moments later Vern Smith dropped in two free throws then followed with a
layup only seconds after and the last Cowboy drive was ended.
packed nine of his 12 points into the last seven minutes- including
seven consecutive free throws- as the Shockers stayed out of trouble.
Pete's 19 points was high for the game and he also topped all rebounders
with nine. Wichita now takes a 21-7 record to Portland, Ore., for the
national semifinals next weekend. Oklahoma State, 20-7, was led in
scoring by Gene Johnson and Gary Hassmann.
and Houston struggled through 14 ties and 11 lead changes before the
steady 6-foot-4 Beasley settled it.
Houston's Jack Margenthaler tied it for the last time on a jump shot with
six seconds left. SMU brought the ball down and, as the gun sounded, Jim
Smith hit a field goal.
officials ruled, however, that Beasley had been shoved a split second
before the basket, did not allow it and sent him to the free throw line
with no time left on the clock. He hit both on a one-an-one situation
for SMU's 17th victory against 10 losses.
Houston closes out the season with a 19-10 record.
game was a little on the wild and ragged side with first one team and
then the other moving ahead, then cooling off. Each had a lead of seven
points at one time or another, but was unable to hold it.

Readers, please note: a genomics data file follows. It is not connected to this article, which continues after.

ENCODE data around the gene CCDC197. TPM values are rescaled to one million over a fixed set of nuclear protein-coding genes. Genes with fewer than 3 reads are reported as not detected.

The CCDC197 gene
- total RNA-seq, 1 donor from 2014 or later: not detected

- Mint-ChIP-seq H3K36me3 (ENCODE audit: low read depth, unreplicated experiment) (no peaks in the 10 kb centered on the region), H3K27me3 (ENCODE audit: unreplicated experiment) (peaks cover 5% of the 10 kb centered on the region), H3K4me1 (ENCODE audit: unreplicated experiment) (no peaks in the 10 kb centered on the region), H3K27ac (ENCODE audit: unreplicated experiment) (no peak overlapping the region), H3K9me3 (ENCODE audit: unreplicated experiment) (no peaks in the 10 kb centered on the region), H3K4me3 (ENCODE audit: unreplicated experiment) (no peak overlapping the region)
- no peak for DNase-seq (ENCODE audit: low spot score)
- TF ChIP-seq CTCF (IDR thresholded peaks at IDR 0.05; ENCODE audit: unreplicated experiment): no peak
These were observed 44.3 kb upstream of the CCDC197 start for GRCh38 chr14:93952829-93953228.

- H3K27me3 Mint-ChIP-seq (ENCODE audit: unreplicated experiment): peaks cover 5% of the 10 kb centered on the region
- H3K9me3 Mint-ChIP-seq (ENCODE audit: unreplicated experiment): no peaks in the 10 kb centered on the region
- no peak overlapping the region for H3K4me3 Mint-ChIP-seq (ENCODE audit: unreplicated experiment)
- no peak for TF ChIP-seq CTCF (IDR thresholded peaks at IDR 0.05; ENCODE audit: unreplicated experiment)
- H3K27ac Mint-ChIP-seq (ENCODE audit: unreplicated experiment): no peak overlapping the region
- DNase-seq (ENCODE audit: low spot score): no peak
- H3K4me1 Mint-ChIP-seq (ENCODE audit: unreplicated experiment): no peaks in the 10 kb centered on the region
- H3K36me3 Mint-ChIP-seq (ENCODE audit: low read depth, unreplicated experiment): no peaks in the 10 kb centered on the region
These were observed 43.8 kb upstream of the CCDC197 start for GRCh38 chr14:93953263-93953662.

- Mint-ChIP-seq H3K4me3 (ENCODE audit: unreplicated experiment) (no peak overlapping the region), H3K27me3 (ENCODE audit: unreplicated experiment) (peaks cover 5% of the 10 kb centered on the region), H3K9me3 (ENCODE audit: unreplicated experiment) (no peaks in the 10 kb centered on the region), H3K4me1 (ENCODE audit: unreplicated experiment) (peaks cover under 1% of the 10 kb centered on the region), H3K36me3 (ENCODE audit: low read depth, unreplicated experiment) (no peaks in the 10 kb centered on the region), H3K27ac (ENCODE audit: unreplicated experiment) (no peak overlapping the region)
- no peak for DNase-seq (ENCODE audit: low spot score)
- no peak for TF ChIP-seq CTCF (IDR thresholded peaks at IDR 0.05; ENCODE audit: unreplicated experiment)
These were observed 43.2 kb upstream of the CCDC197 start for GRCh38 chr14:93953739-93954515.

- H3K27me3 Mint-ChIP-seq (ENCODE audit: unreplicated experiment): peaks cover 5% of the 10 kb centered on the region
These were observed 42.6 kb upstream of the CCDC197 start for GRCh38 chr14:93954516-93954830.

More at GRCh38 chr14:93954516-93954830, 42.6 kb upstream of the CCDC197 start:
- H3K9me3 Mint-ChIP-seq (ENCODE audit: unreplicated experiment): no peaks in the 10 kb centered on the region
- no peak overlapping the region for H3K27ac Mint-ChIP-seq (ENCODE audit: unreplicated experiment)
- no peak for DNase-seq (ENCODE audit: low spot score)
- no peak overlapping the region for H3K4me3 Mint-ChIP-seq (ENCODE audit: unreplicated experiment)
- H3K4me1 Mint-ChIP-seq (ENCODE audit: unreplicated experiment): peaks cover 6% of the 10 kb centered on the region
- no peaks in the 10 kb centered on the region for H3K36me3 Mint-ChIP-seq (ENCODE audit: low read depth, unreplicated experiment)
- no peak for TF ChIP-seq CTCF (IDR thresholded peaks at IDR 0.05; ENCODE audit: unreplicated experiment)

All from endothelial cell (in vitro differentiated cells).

Carroll Hooser led all scorers with 27 points and Joe Hamood topped
Houston with 23
Ore., (UPI)- The Michigan Wolverines will get the chance tonight they
have waited more than a year for- a shot at UCLA and the NCAA basketball
Dave Strack's Big Ten musclemen overcame Bill Bradley and the Princeton
Tigers, 93 to 76, and UCLA's defending champions waltzed past Wichita,
108 to 89, in semi final games last night.
Michigan was knocked off by Duke in the semifinals last season in its
quest for its first national cage crown.
was at its fast breaking best against Wichita despite a pulled leg
muscle suffered in a Thursday workout by forward Keith Erickson.
Goodrich and his California speed boys ran up a 65 to 38 halftime lead
and coasted home. Goodrich sat the last 12 ˝ minutes, but still led the
Bruin scoring with 28 points- 23 of them in the first half.
Bruins' full court press forced the Wheatshockers into numerous ball
Wichita Coach Garry Thompson said later "the blame rests on my
shoulders. . . because we tried to run with them too long."
Wichita guard Kelly Pete fouled out early in the second half after
scoring 17 points. Wichita's Jamie Thompson salvaged scoring honors with
was the third straight time UCLA has gone past the century mark in
Michigan- which outweighed Princeton by 27 pounds a man in the starting
lineup- had its hands full in the first half against the Tigers.
Bradley gave Oregon's largest basketball crowd ever- 13,197- all it
expected of him during that first 20 minutes. He scored 19 of his 29
points and Princeton once had a five point first half margin.
Michigan pulled ahead, 40 to 36, at intermission and, when Bradley got
his fourth foul a little over a minute into the second half, it was only
a matter of time. He fouled out with only five minutes to play and
Michigan promptly scored 10 points in a row.
Cazzie Russell had 28 points and 6-7 Bill Buntin 22 for Michigan.
mentor Johnny Wooden said the Michigan-UCLA showdown "should be a fine
is hard to imagine such a physically strong team," he said of Michigan,
"I feel we must keep them from dominating the boards. . . we'll have to